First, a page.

The soil here is clay. Not much penetrates it. I walked around outside and is not like it was flooded. It was a little mushy in the middle of the grade where it is lowest but up the sides is not.


  6. #6
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    Default Re: New home hairline foundation leak

    Quote Originally Posted by Andrew James View Post
    The soil here is clay. Not much penetrates it. I walked around outside and is not like it was flooded. It was a little mushy in the middle of the grade where it is lowest but up the sides is not.
    It's the water level below around the basement wall that will cause problems. When you dig in clay it's like digging a swiming pool and putting your house at the bottom. Water that comes in has to go somewhere. It can't get through the clay very fast, so there has to be a drain, a sump pump or something to keep the water level in the hole lower than the basement wall. It sounds like the level of the water has backed up to the height of the cracks in your wall and is draining into your basement. Perhaps your big-O is blocked with clay. Clay consists of very fine particles which can flow into drains and block them. It usually happens in older houses though.

    You need to have a contractor take a look. You are likely going to have to dig and investigate, then repair what you find. Get a good reference from friends or tradesmen that you know well. This can be expensive work and you want somebody who will do just the amount of work required.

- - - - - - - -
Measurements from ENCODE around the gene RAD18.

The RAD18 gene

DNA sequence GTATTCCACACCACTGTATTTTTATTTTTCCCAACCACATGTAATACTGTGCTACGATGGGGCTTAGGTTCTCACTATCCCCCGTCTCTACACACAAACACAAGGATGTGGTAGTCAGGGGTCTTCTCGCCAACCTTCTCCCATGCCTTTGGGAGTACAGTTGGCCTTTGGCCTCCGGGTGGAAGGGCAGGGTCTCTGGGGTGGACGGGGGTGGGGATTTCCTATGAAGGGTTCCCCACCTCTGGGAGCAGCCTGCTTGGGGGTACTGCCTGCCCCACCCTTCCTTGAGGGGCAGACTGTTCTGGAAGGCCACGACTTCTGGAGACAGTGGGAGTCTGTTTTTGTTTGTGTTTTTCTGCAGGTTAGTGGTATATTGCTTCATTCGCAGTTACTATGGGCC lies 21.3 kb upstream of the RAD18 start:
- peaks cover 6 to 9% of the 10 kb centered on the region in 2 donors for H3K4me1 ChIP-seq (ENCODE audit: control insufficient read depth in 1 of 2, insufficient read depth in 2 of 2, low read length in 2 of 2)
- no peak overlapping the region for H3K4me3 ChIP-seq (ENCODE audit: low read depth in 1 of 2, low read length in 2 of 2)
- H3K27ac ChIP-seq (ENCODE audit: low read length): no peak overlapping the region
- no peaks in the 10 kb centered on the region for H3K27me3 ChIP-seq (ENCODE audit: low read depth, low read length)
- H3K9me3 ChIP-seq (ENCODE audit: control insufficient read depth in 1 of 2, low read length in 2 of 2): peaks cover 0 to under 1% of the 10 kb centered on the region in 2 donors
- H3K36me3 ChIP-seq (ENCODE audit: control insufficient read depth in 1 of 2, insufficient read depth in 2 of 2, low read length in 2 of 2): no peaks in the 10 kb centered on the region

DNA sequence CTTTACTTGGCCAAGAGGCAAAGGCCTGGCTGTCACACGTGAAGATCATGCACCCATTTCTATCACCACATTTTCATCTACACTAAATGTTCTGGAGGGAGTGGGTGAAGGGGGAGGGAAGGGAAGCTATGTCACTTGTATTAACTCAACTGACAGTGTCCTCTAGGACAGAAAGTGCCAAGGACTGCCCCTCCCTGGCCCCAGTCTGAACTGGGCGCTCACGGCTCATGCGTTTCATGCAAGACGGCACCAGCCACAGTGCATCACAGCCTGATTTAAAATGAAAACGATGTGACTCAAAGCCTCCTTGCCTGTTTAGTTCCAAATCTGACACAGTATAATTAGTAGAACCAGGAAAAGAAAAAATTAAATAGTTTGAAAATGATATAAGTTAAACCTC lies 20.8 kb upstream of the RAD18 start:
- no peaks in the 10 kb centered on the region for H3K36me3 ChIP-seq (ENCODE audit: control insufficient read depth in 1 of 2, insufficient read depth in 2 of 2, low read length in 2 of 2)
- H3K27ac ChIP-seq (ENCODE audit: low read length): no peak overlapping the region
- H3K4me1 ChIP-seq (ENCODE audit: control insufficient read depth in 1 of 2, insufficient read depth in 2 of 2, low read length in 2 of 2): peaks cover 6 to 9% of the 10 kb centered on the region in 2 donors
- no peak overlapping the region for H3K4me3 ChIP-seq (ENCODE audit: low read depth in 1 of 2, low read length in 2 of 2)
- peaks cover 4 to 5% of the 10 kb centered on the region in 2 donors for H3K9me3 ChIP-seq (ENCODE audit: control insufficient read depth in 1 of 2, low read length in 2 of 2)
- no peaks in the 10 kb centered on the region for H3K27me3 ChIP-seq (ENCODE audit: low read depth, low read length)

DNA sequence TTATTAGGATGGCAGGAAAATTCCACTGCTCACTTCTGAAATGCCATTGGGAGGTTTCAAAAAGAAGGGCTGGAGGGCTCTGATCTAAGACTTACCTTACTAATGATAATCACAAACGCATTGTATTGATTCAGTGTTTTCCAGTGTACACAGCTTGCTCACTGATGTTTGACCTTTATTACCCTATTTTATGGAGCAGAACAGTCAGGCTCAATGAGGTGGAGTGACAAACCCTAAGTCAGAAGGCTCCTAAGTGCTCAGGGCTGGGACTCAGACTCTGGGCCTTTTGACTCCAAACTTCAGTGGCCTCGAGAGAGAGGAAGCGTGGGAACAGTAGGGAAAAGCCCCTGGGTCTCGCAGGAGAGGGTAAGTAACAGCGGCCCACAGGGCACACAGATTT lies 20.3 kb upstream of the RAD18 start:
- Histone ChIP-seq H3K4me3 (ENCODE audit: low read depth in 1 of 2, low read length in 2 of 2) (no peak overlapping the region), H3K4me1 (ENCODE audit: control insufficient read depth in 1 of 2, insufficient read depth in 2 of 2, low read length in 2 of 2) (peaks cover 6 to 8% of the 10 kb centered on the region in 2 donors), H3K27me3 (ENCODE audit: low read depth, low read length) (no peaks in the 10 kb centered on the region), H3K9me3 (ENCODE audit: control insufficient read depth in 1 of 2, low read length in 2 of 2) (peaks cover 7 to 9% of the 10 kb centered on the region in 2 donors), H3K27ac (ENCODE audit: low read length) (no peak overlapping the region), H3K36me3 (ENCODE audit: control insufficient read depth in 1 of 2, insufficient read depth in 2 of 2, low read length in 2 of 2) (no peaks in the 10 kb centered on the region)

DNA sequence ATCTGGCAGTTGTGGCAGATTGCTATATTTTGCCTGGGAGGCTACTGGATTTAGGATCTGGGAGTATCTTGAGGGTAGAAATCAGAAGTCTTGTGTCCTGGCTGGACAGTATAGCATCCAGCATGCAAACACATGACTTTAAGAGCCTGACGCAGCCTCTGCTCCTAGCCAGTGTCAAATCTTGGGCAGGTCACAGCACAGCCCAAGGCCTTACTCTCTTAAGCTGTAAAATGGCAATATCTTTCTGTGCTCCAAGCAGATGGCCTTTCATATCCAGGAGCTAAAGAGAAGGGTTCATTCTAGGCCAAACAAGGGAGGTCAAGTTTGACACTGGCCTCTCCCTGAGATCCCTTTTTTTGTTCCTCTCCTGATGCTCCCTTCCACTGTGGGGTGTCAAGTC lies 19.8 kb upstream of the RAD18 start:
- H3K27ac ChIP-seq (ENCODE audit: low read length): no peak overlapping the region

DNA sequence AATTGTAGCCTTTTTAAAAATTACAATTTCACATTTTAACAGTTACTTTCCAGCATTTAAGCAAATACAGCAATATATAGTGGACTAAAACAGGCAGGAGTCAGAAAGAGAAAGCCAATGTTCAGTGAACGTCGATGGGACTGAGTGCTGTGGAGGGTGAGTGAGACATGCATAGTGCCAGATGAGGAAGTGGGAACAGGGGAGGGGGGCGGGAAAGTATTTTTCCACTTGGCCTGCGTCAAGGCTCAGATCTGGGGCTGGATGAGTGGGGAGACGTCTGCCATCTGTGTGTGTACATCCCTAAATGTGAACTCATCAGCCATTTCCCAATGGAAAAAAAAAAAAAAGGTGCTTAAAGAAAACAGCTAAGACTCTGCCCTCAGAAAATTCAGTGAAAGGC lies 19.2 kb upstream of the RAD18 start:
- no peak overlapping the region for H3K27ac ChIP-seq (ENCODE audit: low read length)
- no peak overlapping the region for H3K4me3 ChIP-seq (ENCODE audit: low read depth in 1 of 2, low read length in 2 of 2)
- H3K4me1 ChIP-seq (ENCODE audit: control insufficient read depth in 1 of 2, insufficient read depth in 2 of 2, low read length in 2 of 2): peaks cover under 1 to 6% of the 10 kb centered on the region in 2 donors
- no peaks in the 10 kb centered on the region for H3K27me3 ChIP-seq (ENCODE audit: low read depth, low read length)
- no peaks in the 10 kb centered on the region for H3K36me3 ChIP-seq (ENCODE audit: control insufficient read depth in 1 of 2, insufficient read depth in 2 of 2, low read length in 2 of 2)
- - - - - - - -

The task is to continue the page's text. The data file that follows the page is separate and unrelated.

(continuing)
homeXam.ca - Home inspections in Ottawa, Canada

  7. #7
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    Default Re: New home hairline foundation leak

    Water coming through the cracks is not a particularly good thing to occur. The cracks may have formed after the damp proofing was applied. Damp proofing is not water proofing.

    A quick fix to stop the water would be to find all the shrink cracks and have them filled with an injected epoxy formulated to cure in a damp or wet environment.

    The above statements are expressed solely as my opinion and in all probability will conflict with someone else's.
    Stu, Fredericksburg VA

  8. #8
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    Default Re: New home hairline foundation leak

    Quote Originally Posted by Andrew James View Post
    I bought this home a year and 4 months ago. It was a new build. We just had a rain storm and this morning the basement had a pool of water that leaked in through a hairline crack. Our yard on the side of the house where the crack leaked is graded properly. What could be going on here? The concrete is dry above the crack which starts about 18 inches above the concrete floor. Shouldn't there be a black foundation sealant around the foundation to prevent this sort of thing?

    Let me also mention that I have had problems with this house from day one. The builder has a reputation in our neighborhood and other neighborhoods he has built in for doing poor work and cutting corners.
    Almost every house with a poured concrete foundation will have some cracks. Regardless of whether the ground is graded properly water in the ground can find its way into a crack. Concrete expands and contracts with changes in moisture and temperature. Minor settlement can also change the width of a crack. Its not unusual for a crack to leak when it has not before. The coating on the foundation is considered damp-proofing, It will not bridge a crack. The best fix is typically urethane injection.


  9. #9
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    Default Re: New home hairline foundation leak

    Hi, ALL &

    Not sure about your area, but here in B.C. (Canada), you`d be contacting your builder and the Home Warranty company for up to 5 (five) years...